Seminary Steve

A: Steve: Please don’t ever think that I’d like you to disregard your own judgment. You are to be commended for sticking with it until you are convinced otherwise.

As I see it, you are making a couple of assumptions that I do not. First, I do not think that man’s nature is necessarily flawed. Most men’s actions are obviously flawed, but not necessarily their natures.

Next, even if man’s nature were flawed, that does not mean that he could not use other tools to ascertain the true and the good. In fact, that is exactly what science does. By careful observation, reason, and verification, we can discover truths that we were initially blind to, or even opposed to.

Steve, I know you are a seminary student, so I want to give you a couple of things to think about:

When man was in the Garden of Eden, there is only one thing ever mentioned about their thinking: “and they were not ashamed.” So, the only thing we know about the inner life of someone living in paradise is that they are not ashamed. Interesting, no?

There is obviously a great deal to be said about the Bible’s story of the fall of man. But Adam and Eve’s big mistake comes before they eat the fruit. They erred when they judged their own natures to be insufficient. The serpent says that if they eat the fruit, they will be as Gods. But God had made them in his own image, and had said that everything he made was “very good.”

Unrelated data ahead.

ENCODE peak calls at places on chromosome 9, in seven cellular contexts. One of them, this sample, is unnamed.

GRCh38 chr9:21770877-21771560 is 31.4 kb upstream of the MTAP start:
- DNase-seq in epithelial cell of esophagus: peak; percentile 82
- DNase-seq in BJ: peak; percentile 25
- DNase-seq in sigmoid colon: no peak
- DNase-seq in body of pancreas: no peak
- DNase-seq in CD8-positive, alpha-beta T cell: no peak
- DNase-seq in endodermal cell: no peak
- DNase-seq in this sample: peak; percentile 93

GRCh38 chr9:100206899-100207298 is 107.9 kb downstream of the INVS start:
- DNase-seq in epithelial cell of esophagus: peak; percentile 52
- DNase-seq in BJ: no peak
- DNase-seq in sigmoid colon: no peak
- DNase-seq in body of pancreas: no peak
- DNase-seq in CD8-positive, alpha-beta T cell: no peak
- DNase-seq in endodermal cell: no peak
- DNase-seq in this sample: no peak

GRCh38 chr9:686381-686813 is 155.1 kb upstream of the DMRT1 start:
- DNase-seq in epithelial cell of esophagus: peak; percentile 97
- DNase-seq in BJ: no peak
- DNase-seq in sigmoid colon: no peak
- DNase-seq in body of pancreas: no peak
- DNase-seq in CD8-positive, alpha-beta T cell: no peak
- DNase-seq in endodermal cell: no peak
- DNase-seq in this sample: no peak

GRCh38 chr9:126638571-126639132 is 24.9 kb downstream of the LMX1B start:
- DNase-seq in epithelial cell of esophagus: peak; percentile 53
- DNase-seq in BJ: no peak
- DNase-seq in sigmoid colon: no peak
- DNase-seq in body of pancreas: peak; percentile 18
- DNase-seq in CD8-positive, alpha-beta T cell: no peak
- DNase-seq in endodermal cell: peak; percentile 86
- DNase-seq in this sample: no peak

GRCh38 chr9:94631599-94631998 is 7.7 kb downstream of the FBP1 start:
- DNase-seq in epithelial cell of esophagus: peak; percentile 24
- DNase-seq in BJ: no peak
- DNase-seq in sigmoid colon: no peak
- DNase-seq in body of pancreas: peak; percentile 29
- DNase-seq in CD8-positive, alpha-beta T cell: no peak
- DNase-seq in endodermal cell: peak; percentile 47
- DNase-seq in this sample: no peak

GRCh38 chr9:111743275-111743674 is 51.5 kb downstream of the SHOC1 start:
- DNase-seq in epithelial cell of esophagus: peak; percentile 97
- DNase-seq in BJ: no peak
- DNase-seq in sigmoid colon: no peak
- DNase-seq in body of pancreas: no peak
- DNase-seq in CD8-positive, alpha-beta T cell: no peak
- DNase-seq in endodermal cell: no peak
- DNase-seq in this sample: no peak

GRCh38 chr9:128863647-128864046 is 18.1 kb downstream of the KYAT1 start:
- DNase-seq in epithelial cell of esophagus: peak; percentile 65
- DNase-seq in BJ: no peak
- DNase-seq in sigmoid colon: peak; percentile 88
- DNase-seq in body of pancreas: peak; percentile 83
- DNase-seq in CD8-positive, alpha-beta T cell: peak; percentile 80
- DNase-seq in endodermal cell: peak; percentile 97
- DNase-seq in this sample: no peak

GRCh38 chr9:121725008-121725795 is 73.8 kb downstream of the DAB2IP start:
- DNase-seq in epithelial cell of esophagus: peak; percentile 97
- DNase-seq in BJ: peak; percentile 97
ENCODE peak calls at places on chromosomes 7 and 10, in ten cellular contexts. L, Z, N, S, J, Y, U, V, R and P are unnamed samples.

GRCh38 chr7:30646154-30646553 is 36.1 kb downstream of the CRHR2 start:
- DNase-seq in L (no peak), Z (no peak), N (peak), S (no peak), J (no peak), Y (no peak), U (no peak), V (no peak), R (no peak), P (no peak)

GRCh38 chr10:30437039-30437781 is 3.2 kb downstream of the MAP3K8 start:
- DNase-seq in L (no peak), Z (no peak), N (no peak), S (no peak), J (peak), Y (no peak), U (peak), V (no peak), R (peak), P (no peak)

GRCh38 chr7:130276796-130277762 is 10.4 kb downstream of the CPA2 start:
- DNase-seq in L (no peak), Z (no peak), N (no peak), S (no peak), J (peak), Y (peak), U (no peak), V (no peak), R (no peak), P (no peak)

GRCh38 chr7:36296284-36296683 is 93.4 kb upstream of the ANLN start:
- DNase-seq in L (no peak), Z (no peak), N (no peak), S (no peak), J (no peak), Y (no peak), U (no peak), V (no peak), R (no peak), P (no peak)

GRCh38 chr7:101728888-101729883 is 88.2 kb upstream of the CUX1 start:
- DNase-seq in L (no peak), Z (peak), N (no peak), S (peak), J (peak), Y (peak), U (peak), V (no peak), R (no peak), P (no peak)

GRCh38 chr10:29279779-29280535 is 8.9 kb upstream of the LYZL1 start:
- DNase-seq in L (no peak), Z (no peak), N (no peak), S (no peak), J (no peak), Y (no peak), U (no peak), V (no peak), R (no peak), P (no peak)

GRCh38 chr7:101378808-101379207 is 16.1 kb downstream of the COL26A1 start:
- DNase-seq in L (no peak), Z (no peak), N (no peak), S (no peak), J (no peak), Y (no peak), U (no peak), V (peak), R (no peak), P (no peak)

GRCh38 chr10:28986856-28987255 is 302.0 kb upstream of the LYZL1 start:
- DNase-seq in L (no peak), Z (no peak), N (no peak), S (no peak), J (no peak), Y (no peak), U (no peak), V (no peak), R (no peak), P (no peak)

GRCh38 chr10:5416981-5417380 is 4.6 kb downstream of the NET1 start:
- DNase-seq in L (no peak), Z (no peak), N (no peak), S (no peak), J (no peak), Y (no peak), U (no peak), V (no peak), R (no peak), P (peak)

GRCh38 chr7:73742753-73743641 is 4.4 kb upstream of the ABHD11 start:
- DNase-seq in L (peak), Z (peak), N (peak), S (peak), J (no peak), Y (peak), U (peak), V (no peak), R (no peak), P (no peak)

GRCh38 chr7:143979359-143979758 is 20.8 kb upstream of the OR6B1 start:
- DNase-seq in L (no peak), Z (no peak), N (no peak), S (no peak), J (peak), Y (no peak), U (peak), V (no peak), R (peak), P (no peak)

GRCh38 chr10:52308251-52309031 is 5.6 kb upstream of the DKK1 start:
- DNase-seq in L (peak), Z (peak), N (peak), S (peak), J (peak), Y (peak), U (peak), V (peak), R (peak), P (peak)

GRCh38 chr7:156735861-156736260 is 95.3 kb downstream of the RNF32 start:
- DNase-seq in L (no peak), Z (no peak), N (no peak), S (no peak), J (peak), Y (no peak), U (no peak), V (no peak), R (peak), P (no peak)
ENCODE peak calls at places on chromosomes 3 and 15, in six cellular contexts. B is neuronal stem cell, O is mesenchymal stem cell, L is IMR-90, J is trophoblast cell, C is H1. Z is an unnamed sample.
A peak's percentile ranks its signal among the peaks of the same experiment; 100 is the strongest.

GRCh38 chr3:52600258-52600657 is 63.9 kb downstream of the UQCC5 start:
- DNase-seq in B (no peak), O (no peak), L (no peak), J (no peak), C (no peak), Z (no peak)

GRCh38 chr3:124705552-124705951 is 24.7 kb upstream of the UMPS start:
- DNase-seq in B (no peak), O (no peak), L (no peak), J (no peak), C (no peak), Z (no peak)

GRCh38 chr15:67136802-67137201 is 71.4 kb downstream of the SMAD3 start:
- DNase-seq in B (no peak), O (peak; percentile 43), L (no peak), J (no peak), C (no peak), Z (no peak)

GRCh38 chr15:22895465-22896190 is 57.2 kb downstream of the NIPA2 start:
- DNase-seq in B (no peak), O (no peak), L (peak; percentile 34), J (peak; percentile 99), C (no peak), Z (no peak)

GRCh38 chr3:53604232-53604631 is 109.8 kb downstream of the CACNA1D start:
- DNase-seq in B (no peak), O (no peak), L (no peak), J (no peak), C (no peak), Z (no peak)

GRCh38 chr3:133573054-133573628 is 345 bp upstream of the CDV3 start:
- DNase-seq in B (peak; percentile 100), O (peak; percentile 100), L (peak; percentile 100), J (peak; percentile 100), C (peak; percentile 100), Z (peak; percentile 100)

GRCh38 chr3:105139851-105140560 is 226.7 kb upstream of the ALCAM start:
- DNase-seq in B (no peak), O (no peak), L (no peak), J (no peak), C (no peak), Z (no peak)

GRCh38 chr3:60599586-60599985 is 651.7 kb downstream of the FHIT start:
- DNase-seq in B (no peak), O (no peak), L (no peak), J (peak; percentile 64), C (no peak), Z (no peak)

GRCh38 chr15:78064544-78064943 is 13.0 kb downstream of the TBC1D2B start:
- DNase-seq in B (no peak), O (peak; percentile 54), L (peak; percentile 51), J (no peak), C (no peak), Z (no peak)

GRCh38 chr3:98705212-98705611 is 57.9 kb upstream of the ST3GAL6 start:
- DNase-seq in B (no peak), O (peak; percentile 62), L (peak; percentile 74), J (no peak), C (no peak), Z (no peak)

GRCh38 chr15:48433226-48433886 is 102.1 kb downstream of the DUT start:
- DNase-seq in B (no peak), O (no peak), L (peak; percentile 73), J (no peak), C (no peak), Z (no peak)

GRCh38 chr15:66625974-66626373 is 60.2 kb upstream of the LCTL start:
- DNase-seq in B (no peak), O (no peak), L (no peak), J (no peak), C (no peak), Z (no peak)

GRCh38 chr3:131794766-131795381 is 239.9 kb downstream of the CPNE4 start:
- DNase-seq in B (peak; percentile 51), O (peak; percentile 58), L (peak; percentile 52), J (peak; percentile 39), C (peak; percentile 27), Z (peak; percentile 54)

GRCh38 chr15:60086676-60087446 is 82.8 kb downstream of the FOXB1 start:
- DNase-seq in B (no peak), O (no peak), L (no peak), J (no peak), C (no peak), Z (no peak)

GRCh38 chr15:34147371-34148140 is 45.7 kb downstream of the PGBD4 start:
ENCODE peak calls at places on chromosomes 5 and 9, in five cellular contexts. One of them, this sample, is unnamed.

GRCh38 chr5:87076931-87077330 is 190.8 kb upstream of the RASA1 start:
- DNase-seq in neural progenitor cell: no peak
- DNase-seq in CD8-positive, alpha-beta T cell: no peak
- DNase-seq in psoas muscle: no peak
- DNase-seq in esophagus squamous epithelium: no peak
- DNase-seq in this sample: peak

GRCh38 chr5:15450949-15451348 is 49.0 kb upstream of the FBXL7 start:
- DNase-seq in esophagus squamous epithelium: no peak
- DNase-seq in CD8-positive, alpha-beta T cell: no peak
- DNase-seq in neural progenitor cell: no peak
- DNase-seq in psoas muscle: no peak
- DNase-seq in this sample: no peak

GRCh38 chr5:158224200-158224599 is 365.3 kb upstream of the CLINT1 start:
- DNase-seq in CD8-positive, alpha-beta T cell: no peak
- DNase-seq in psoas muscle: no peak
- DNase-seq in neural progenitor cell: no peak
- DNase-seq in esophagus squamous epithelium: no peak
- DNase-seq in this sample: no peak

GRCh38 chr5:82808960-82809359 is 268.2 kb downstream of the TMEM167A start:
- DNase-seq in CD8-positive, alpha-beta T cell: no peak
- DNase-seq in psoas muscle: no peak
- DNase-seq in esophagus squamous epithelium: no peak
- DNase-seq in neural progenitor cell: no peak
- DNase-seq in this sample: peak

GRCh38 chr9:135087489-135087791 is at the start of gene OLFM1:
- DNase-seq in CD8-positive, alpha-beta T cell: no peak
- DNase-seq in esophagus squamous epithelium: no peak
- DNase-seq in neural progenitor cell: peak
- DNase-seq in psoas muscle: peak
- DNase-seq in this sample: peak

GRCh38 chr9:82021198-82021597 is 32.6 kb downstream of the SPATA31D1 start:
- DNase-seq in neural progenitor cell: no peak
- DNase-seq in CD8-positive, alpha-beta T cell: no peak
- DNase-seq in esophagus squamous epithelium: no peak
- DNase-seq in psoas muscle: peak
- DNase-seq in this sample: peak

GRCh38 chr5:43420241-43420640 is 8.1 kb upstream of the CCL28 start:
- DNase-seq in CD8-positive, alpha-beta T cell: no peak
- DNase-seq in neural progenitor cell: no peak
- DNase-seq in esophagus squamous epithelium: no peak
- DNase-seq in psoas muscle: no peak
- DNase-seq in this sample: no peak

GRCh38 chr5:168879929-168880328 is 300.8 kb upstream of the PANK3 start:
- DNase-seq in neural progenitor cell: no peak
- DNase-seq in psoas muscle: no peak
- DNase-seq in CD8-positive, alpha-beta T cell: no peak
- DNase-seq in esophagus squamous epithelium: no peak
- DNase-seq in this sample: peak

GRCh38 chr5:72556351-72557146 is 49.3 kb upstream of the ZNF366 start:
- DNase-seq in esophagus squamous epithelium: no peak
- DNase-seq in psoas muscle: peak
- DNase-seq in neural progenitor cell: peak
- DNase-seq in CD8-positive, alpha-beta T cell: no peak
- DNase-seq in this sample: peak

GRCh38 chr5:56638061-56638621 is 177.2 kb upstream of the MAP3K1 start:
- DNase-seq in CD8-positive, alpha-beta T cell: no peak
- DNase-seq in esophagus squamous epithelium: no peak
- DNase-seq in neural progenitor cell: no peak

Were they fully developed? No. But they could have grown and matured into being “as Gods.” They were, by nature, suited to such growth, and they didn’t need the fruit of the tree in order to get it.

Remember now the line in Philippians where Paul says that Jesus “did not think it robbery to be equal with God.” Adam and Eve decided that their natures were insufficient to be equal with God. They were wrong. Jesus, on the other hand, did believe that his nature was sufficient.

Adam’s mistake was to undervalue his nature.

If this is correct, then it may well be the mistrusting and devaluing of one’s own nature that causes the evils that we see around us every day. If our natures are not automatically bad – but if we nonetheless treat them as if they are bad – wouldn’t that lead to a host of problems and mistakes?

If a man did believe in the sufficiency of his own nature, what would he be like? What would it feel like to be completely unashamed?


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The novel that helped put the crypto revolution into high gear.

Comments from readers:

“Of the twenty five or so people I worked with last fall, all of them revered A Lodging of Wayfaring Men as a bible. They referred to the house and their community effort as a Lodge. We all felt it was modeled on the Free Souls.”

“Actually, I am somewhat at a loss as to how I might explain how I feel about this book other than to say what a great mind to write such an awesome story!”

“I’m an Old guy and find that Rosenberg has captured many Real-World truths in this novel. I wish the Millennial Generation would read this novel and consider the concepts and rationale presented here.”

Get it at Amazon or on Kindle.

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Paul Rosenberg